The new status report from Independent Monitor andWestword profile subject Richard Rosenthal
contains a real whopper: He says off-duty Denver officers caught driving drunk in Denver may be scoring get-out-of-jail free cards.
Since 2005, ten off-duty Denver officers have been busted for drunk driving outside of Denver, but within city limits there were no cop DUIs, save for those that were serious enough to involve a collision.
Did Rosenthal find hard-and-fast proof that Denver cops were looking the other way when they caught their colleagues sloshed behind the wheel? No -- but the evidence in the report is compelling. As Rosenthal points out, when you look at drunk driving arrests for Denver civilians, the number of non-collision DUIs outweigh the number of collision-related DUIs by a ratio of roughly 3.3 to 1. And sure enough, that ratio essentially holds up for the ten Denver cops busted for drunk driving outside of the city since 2005: Two of the 10 arrests involved car accidents.
During that same period, the DPD busted five Denver cops for collision-related drunk driving. Considering the ratios described above, one would expect there to be between fifteen and twenty other cops arrested in Denver during this time for drunk driving that did not end in a crash. Instead, there were none.
In other words, the data suggests that there might be a DPD tendency to ignore Denver cops driving drunk -- that is, unless their behavior behind the wheel was so egregious there was no way to overlook it.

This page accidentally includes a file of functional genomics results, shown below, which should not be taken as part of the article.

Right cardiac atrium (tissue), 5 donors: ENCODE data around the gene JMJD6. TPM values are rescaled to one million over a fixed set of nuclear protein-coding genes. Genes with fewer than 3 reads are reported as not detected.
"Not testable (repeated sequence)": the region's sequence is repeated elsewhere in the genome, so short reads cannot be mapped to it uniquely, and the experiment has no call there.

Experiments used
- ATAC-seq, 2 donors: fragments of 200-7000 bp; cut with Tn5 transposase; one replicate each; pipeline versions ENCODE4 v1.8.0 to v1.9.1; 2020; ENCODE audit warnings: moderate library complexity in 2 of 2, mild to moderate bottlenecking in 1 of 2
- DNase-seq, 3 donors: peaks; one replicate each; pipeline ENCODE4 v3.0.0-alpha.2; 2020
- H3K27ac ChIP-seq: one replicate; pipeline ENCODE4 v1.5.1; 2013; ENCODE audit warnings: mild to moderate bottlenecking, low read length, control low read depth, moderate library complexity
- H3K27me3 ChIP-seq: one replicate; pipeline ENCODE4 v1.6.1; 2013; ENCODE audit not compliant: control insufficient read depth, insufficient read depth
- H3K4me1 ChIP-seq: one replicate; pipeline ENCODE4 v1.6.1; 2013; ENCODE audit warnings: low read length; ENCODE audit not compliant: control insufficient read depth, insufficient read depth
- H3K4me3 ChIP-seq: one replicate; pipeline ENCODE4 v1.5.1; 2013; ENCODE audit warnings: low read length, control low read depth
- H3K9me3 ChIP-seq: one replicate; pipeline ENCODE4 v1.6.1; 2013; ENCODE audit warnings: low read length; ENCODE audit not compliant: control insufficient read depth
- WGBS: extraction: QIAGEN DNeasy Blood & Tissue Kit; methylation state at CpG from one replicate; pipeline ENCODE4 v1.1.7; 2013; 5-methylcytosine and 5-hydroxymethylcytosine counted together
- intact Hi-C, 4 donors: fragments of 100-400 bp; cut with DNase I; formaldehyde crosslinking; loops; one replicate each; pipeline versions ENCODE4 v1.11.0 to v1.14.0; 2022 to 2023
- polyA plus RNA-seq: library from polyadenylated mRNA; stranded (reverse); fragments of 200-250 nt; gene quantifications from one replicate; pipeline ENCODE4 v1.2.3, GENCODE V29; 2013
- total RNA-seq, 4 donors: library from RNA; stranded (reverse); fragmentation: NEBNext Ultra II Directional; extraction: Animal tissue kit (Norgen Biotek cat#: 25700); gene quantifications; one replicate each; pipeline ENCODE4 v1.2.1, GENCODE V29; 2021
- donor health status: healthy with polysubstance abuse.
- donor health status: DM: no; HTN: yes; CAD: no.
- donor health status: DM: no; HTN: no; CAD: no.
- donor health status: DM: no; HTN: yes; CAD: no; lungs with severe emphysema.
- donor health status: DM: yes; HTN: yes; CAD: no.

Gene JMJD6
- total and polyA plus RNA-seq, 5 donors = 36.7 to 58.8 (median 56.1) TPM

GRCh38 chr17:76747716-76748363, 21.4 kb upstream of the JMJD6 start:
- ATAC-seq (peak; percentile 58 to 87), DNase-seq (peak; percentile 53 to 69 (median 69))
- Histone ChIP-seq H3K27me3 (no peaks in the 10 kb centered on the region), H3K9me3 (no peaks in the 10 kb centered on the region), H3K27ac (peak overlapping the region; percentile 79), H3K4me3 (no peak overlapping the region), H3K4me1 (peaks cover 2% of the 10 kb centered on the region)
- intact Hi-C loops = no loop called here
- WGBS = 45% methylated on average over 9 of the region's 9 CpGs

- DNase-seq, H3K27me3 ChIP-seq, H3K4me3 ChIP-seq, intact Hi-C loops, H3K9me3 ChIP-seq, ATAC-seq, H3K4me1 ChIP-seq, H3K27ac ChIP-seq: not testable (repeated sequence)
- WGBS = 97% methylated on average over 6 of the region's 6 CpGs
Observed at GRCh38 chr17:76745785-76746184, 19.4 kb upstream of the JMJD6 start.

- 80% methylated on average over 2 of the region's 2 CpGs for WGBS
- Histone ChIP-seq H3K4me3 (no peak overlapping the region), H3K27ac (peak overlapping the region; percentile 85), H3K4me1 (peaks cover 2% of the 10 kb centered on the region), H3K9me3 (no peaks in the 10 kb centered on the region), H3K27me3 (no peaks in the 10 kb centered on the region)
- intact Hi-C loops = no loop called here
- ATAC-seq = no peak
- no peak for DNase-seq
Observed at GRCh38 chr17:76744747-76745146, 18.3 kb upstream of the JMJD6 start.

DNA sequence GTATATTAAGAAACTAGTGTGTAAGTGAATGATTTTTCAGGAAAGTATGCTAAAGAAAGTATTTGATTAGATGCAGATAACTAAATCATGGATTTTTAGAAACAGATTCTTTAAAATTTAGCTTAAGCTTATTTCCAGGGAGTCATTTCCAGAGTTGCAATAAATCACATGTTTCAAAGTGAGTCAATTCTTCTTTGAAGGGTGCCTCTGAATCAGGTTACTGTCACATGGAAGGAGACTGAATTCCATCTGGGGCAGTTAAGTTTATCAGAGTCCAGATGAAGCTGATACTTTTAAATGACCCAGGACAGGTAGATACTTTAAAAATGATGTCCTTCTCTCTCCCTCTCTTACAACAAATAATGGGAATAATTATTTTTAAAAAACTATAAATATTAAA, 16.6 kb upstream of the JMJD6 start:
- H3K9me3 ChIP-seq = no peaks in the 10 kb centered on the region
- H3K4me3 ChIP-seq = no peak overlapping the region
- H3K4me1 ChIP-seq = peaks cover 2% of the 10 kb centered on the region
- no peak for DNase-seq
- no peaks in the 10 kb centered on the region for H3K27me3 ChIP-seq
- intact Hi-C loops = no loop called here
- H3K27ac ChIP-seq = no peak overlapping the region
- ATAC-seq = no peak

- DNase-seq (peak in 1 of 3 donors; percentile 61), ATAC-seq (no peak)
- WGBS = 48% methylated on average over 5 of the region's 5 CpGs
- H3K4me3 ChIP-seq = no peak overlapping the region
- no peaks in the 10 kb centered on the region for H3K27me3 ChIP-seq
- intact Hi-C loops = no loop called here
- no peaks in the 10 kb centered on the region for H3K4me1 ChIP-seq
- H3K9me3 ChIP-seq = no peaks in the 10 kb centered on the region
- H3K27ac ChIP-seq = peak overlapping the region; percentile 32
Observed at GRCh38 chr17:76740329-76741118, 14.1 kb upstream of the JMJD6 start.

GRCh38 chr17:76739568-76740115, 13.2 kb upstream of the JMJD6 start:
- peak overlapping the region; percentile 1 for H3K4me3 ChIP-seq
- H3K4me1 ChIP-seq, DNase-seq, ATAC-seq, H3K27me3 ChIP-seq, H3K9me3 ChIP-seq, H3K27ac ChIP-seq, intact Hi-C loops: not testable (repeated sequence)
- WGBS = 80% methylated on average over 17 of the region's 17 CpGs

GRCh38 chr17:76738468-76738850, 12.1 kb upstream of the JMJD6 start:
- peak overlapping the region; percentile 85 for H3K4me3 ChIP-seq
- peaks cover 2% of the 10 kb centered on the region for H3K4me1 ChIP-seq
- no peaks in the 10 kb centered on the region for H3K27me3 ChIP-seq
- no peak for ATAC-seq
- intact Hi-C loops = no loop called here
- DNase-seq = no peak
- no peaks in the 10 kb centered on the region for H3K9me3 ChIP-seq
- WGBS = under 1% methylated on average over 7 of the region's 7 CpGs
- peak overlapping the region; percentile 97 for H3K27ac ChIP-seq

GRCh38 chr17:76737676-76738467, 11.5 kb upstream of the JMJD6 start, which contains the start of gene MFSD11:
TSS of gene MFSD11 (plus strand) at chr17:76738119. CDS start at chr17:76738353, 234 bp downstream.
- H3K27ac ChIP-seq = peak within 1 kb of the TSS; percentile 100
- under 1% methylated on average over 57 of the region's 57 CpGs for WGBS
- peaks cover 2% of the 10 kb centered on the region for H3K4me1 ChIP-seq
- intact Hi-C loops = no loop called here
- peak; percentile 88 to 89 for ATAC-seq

And when Denver cops are busted for drunk driving, Rosenthal is concerned that their punishment might not be stiff enough. In the report, he highlights the recent case of an off-duty Denver officer who drove off a mountain road and down an embankment with a blood-alcohol content that was three times the legal limit -- and with a loaded firearm in his glove compartment. When local cops told him he was being arrested, the officer was less than pleased:
"I can't believe you guys... I have never fucked another policeman, never in my life. I started in the suburbs of Chicago and I worked in Chicago, Chicago PD, and I now I work in Denver. I have never, never, ever fucked another policeman, and I don't know what you guys do up here... I have never been fucked by another policeman. I cannot believe this is the way you guys fucking run your department..."
In April 2011, Denver Manager of Safety Charles Garcia suspended the officer for 26 days for driving under the influence, unlawful possession of a firearm while intoxicated, and rude and offensive behavior towards other officers. But there is no specific punishment for soliciting preferential treatment. Also, Denver cops in the past have faced harsher punishment for less. Last year, for example, a Denver cop got slapped with a 46-day suspension for driving drunk and asking for preferential treatment, and in that case there was reportedly no loaded firearm or offensive behavior. It's interesting to note that the Safety Manager involved in that decision was none other than Ron Perea, a guy who lasted hardly a month in the position because he was seen as being way too lenient on cops.
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According to the report, after Rosenthal told DPD there was reason to believe that Denver officers driving drunk were receiving preferential treatment, the command staff agreed to create official protocol to deal with off-duty officers who are stopped for suspected DUI in Denver. Until then, however, if you're a Denver cop and you feel like driving drunk, it looks like it's best to keep your travel plans within city limits.
Here's Rosenthal's complete report:
More from our Colorado Crimes archive: "Denver police brutality scandal: A multimedia timeline."